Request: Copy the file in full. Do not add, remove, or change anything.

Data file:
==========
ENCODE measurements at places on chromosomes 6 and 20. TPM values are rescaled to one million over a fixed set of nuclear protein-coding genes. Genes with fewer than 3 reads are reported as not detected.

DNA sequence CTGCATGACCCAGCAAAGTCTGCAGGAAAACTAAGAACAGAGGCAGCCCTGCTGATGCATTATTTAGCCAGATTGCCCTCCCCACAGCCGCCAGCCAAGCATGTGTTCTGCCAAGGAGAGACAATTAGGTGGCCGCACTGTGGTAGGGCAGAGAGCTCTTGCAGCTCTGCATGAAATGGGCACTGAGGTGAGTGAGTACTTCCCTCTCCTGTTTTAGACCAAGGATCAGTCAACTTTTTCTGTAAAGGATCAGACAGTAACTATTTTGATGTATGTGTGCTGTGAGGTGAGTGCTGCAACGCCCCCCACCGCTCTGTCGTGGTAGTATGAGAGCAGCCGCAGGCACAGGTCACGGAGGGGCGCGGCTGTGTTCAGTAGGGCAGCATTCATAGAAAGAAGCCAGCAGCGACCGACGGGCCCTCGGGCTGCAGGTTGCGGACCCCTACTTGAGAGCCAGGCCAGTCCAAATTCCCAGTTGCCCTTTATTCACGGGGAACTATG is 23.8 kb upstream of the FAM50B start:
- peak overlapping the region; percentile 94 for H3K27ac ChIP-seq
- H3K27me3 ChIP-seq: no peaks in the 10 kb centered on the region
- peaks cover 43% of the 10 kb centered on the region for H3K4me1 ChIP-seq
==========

ENCODE measurements at places on chromosomes 6 and 20. TPM values are rescaled to one million over a fixed set of nuclear protein-coding genes. Genes with fewer than 3 reads are reported as not detected.

DNA sequence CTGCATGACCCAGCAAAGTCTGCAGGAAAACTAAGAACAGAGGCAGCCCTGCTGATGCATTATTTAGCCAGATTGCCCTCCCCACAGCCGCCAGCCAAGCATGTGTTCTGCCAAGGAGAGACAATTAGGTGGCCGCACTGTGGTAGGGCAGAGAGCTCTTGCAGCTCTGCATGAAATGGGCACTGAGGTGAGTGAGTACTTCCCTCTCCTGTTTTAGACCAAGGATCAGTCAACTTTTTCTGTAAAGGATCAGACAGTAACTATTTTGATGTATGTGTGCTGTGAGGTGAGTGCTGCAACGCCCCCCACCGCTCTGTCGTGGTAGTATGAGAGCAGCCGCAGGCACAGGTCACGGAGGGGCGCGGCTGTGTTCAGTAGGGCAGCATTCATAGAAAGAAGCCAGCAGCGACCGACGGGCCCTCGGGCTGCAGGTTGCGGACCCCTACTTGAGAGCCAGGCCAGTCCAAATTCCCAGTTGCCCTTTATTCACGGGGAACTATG is 23.8 kb upstream of the FAM50B start:
- peak overlapping the region; percentile 94 for H3K27ac ChIP-seq
- H3K27me3 ChIP-seq: no peaks in the 10 kb centered on the region
- peaks cover 43% of the 10 kb centered on the region for H3K4me1 ChIP-seq